BANGKOK, Dec 17 (Reuters) - Thousands of Thai fishermen protested outside the agriculture ministry on Tuesday over strict regulations aimed at combating illegal and unregulated fishing which they say are driving them out of business.
Thailand, the world’s third largest exporter of seafood, began cracking down on illegal, unreported and unregulated (IUU) fishing four years ago after the European Union threatened to ban its seafood exports.
The EU lifted its threat in January this year, citing a “major upgrade” in Thai governance, but the reforms enacted by Bangkok have hurt the country’s fishing sector.
The protesters, drawn from 22 provinces around the country, turned the area in front of the ministry into a camp site with makeshift shelters under colorful umbrellas and took turns to air their grievances over a megaphone.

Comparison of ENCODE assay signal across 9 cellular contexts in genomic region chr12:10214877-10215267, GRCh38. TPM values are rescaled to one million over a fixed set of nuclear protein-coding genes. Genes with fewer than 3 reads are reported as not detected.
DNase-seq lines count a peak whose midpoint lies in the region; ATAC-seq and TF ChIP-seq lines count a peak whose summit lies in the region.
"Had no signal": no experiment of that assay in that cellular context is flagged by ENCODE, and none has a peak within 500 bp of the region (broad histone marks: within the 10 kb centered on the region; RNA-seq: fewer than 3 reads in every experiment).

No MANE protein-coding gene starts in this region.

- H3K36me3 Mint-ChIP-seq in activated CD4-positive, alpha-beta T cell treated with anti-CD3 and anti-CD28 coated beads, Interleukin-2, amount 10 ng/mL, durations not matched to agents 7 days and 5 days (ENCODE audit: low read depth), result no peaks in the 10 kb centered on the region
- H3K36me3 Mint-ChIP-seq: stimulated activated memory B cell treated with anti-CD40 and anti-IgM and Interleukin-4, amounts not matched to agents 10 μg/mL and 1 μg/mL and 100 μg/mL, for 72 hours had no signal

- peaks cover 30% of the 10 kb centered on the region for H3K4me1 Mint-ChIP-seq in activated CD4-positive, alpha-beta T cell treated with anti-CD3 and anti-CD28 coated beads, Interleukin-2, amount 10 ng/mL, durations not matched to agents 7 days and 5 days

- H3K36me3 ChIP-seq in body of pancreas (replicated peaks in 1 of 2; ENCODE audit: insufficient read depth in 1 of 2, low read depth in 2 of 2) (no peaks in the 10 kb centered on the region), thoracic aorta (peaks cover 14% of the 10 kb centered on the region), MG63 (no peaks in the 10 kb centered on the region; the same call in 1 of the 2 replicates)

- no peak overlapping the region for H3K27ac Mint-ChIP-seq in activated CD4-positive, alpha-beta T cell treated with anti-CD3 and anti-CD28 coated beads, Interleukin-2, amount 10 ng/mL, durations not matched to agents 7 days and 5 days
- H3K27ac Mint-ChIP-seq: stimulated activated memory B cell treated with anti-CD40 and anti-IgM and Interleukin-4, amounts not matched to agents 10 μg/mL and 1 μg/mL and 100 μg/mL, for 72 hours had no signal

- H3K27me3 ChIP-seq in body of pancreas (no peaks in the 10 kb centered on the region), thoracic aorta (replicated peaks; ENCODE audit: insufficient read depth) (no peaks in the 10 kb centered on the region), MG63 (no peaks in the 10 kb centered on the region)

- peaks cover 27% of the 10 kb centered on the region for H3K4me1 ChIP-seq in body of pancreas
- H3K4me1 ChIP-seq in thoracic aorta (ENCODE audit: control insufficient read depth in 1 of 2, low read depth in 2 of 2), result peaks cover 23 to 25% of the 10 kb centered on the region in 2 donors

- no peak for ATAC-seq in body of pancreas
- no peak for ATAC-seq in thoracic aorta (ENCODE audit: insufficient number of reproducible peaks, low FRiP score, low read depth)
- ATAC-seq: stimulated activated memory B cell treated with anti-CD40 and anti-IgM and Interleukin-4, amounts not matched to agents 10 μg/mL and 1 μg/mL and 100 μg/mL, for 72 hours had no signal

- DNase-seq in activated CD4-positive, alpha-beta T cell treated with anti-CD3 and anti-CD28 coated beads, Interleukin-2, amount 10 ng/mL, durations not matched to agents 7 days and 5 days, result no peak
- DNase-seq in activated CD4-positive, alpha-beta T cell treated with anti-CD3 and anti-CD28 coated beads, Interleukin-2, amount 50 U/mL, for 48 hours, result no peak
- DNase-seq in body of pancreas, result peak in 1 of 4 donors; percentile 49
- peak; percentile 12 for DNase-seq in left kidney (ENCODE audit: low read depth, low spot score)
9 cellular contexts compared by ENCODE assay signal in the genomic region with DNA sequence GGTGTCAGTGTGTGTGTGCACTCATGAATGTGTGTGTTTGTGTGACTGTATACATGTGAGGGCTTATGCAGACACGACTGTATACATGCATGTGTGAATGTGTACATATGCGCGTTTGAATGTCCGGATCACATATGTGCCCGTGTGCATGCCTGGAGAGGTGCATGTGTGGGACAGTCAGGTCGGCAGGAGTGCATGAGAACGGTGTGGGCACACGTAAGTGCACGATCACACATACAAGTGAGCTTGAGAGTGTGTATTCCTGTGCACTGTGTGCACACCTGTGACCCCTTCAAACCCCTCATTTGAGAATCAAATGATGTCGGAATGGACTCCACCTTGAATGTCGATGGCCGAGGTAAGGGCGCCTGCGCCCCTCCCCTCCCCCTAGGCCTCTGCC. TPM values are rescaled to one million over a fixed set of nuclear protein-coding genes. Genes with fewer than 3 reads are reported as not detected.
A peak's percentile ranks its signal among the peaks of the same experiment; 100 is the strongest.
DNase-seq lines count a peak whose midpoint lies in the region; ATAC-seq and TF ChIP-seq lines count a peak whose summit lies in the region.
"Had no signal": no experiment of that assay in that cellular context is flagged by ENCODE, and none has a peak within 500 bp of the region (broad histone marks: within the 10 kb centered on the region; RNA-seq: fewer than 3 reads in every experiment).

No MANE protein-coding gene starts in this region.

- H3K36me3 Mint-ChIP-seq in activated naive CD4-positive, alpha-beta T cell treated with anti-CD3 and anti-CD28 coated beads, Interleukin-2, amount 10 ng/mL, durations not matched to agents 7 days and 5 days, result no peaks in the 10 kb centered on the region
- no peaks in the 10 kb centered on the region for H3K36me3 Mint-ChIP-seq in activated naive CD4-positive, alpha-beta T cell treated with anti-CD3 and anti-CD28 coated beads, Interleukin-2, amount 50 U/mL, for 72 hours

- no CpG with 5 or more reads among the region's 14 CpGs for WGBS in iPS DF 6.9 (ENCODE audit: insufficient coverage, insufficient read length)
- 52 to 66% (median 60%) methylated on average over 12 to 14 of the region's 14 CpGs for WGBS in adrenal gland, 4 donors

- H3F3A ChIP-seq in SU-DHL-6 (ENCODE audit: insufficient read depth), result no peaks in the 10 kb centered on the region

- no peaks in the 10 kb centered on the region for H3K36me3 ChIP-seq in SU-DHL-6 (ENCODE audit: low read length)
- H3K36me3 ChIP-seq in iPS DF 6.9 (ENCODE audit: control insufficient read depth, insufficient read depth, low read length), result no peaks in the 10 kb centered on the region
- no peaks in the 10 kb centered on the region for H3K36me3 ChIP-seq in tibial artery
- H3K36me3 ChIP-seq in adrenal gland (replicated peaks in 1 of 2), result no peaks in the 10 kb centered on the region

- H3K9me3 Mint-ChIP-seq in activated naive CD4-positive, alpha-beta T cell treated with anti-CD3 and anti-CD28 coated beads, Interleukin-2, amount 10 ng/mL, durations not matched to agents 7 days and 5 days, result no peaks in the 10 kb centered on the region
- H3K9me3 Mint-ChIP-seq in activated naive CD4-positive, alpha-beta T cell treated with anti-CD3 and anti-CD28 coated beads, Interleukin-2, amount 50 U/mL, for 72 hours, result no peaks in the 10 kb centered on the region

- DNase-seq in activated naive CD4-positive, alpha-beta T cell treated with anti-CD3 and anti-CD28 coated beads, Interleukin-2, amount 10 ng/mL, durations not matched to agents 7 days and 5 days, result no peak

“We’ve lost everything in the past five years. If we don’t get any answers today, we won’t leave,” said one fisherman from the southern province of Rayong.
Mongkol Sukcharoenkana, president of the National Fishing Association of Thailand, said the strict new rules and costly fines had caused many fishermen to lose their jobs.
“The fisheries law is deformed. The regulations based on it are then also deformed. We have to fix the root cause,” Mongkol told Reuters.
“If the government won’t fix the problems for us, we’ll just oust them.”
Earlier this month, fishing associations drew up a list of demands that included a relaxation of the restrictions and the allocation of special funds to help the industry.
Alongkorn Ponlaboot, an adviser to the agriculture minister, told the gathering on Tuesday that a loan of 10.3 billion baht ($341 million) for the fishermen and a scheme worth 7.1 billion baht ($235 million) to buy out 2,700 ships were awaiting cabinet approval.
But he said amending the law was a complicated matter, and that consultations were ongoing.
International organisations have welcomed Thailand’s reform of its fishing sector, saying it has bolstered traceability and oversight on transshipments at sea and curbing forced labour.
($1 = 30.1900 baht)
Reporting by Patpicha Tanakasempipat Editing by Gareth Jones
Our Standards: The Thomson Reuters Trust Principles.